• Gone Horribly Wrong: The Vist Foundation's deal with the Sleeves, thanks to a traitor inside the Foundation and a nervous lookout with an itchy trigger finger.
    • Laplace's Box originally only had enough power to cause a major scandal and some civil unrest, but the One Year War and Zeon's Newtype philosophy transformed the secret of the Box into something which could tear the Federation apart (which ironically ruined the Foundation's ability to use it as leverage because they'd be hurt just as badly by the Federation collapsing), since one interpretation of it could legitimize the Zeon rebellion. When Mineva does reveal the Box, she is very careful to say that it in no way supports Zeon's ideals, and that there ended up being similarities is mere coincidence.
  • Good Old Fisticuffs: Banagher and Zinnerman's "disagreement" over tactics and ideology on the Garencieres bridge in the fourth episode. The rest of the bridge crew decided not to involve themselves. What's interesting is that despite the size difference Banagher won.
    • Although Banagher's victory is not so surprising considering that, in the first episode, he managed to beat back two grown men (one at least as big as Zinnerman) and Marida.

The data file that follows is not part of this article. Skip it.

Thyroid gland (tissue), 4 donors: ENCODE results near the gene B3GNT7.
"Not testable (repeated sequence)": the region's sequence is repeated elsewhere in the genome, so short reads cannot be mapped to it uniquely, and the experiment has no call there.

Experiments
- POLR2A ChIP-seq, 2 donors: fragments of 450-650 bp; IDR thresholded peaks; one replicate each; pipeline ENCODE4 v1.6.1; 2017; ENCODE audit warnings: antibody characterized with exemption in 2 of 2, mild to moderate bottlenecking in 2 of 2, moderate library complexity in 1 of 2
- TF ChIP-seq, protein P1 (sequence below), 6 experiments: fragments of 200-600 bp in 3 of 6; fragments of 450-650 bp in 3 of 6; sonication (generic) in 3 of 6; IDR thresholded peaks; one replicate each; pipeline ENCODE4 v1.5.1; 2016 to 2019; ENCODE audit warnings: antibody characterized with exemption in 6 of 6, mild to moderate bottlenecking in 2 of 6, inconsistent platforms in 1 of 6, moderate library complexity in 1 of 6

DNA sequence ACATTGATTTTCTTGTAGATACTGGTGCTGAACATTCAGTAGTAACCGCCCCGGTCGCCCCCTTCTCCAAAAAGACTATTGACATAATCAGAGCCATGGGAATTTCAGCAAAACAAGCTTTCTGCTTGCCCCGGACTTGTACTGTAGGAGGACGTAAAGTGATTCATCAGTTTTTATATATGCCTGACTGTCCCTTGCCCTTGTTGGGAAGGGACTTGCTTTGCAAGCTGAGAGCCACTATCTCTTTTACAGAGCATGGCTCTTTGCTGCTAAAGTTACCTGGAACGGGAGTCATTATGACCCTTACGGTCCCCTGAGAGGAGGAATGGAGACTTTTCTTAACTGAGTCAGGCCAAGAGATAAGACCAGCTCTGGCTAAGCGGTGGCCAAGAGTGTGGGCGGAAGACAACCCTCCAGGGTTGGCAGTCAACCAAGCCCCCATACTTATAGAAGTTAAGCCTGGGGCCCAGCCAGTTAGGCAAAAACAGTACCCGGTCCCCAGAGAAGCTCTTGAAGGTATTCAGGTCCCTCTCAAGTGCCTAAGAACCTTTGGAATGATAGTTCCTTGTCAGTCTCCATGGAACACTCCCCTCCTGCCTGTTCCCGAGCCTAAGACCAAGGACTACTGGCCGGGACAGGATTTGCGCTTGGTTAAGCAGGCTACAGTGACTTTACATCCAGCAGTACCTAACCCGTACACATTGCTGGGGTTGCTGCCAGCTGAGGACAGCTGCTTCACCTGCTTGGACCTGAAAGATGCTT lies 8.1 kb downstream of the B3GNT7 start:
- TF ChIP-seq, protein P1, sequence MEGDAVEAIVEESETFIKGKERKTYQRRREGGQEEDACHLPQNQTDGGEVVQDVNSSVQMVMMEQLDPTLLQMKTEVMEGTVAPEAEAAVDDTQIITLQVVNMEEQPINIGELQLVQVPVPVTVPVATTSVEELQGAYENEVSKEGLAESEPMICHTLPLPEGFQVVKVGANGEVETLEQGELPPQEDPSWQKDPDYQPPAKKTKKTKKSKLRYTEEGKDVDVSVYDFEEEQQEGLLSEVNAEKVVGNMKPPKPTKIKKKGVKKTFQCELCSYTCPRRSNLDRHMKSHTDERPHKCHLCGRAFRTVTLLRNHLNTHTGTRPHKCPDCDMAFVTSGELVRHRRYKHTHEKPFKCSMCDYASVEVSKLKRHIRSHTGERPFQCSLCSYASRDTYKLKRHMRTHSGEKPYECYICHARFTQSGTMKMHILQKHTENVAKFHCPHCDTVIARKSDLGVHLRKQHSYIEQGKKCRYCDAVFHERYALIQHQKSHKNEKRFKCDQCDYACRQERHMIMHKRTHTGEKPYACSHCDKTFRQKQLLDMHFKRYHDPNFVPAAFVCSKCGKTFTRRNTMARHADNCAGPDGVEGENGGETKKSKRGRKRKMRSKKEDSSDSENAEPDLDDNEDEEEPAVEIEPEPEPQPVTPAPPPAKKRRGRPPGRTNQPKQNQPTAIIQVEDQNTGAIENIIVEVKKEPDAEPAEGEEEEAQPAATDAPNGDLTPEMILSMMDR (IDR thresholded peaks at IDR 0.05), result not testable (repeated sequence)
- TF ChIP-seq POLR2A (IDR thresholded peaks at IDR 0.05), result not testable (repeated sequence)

• Gory Discretion Shot: The Unicorn's hatch closes just before Cardeas's body is engulfed in an explosion, despite being averted many times in the preceding colony raid.
  • Groin Attack: Delivered by Banagher during the aforementioned disagreement.
  • Gratuitous English: The note Banagher gets in the second episode is written in understandable, but still rather broken, bad English.
  • Haunted Technology: The series reveals that the psycoframe technology introduced in Char's Counterattack has some rather unusual side-effects - namely, it stores echoes of a suit's past pilots. This becomes quite a significant plot point. It's how they made Full Frontal, and the cause of Loni going berserk during the attack on Torrington.
  • Heel-Face Turn: To nobody's great surprise, the Garencieres team pull one off in Episode 6, choosing to help Audrey, Banagher, and the Nahel Argama discover what Laplace's Box actually is before they decide whether handing it over to Full Frontal is really the best possible use for it.
  • He Knows Too Much: The Federation tries to pull this on the Nahel Argama and its crew. End result? Londo Bell goes rogue... again.
  • Heroic Sacrifice: Dr. Bancroft, a history teacher at Anaheim Electronics Technical School, willingly closes a bunker door from the outside to prevent those inside from being fried by a nuclear blast. It's one of the few truly heroic actions in the whole series so far.
    • Daguza also counts, using himself as bait to try and lure Full Frontal into a trap so that Banagher stood a chance at defeating him.
    • Marida decides to distract a berserk Riddhe by challenging him to a battle, even though her hastily repaired mobile suit was no match for his. It's also implied that she let herself get shot by his beam magnum in an effort to break him free from Banshee's control.
  • He Who Fights Monsters: The Sleeves, who've spent so long trying to pay the Federation back for its misdeeds that they have no understanding of any other way to live.